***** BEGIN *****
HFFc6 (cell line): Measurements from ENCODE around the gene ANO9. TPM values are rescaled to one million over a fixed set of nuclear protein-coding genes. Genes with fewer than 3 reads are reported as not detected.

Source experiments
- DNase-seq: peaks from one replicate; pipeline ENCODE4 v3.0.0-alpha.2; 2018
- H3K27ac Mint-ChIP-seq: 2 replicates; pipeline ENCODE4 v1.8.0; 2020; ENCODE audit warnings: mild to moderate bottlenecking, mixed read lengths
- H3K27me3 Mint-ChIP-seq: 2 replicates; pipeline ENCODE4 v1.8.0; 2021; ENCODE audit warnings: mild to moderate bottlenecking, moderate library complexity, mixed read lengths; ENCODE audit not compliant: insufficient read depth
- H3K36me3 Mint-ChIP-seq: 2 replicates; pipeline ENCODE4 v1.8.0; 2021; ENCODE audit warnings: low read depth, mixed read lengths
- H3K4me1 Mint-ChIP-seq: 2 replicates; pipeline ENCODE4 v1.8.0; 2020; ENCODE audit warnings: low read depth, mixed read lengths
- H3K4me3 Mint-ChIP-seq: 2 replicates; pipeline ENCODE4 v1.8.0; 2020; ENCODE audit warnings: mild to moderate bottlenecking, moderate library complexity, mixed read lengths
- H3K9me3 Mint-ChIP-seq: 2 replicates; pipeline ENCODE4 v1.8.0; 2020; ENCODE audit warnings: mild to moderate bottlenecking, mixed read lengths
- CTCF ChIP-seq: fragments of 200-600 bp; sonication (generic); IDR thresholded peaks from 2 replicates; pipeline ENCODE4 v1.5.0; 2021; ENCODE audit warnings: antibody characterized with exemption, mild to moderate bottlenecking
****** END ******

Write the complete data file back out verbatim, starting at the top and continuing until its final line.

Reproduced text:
HFFc6 (cell line): Measurements from ENCODE around the gene ANO9. TPM values are rescaled to one million over a fixed set of nuclear protein-coding genes. Genes with fewer than 3 reads are reported as not detected.

Source experiments
- DNase-seq: peaks from one replicate; pipeline ENCODE4 v3.0.0-alpha.2; 2018
- H3K27ac Mint-ChIP-seq: 2 replicates; pipeline ENCODE4 v1.8.0; 2020; ENCODE audit warnings: mild to moderate bottlenecking, mixed read lengths
- H3K27me3 Mint-ChIP-seq: 2 replicates; pipeline ENCODE4 v1.8.0; 2021; ENCODE audit warnings: mild to moderate bottlenecking, moderate library complexity, mixed read lengths; ENCODE audit not compliant: insufficient read depth
- H3K36me3 Mint-ChIP-seq: 2 replicates; pipeline ENCODE4 v1.8.0; 2021; ENCODE audit warnings: low read depth, mixed read lengths
- H3K4me1 Mint-ChIP-seq: 2 replicates; pipeline ENCODE4 v1.8.0; 2020; ENCODE audit warnings: low read depth, mixed read lengths
- H3K4me3 Mint-ChIP-seq: 2 replicates; pipeline ENCODE4 v1.8.0; 2020; ENCODE audit warnings: mild to moderate bottlenecking, moderate library complexity, mixed read lengths
- H3K9me3 Mint-ChIP-seq: 2 replicates; pipeline ENCODE4 v1.8.0; 2020; ENCODE audit warnings: mild to moderate bottlenecking, mixed read lengths
- CTCF ChIP-seq: fragments of 200-600 bp; sonication (generic); IDR thresholded peaks from 2 replicates; pipeline ENCODE4 v1.5.0; 2021; ENCODE audit warnings: antibody characterized with exemption, mild to moderate bottlenecking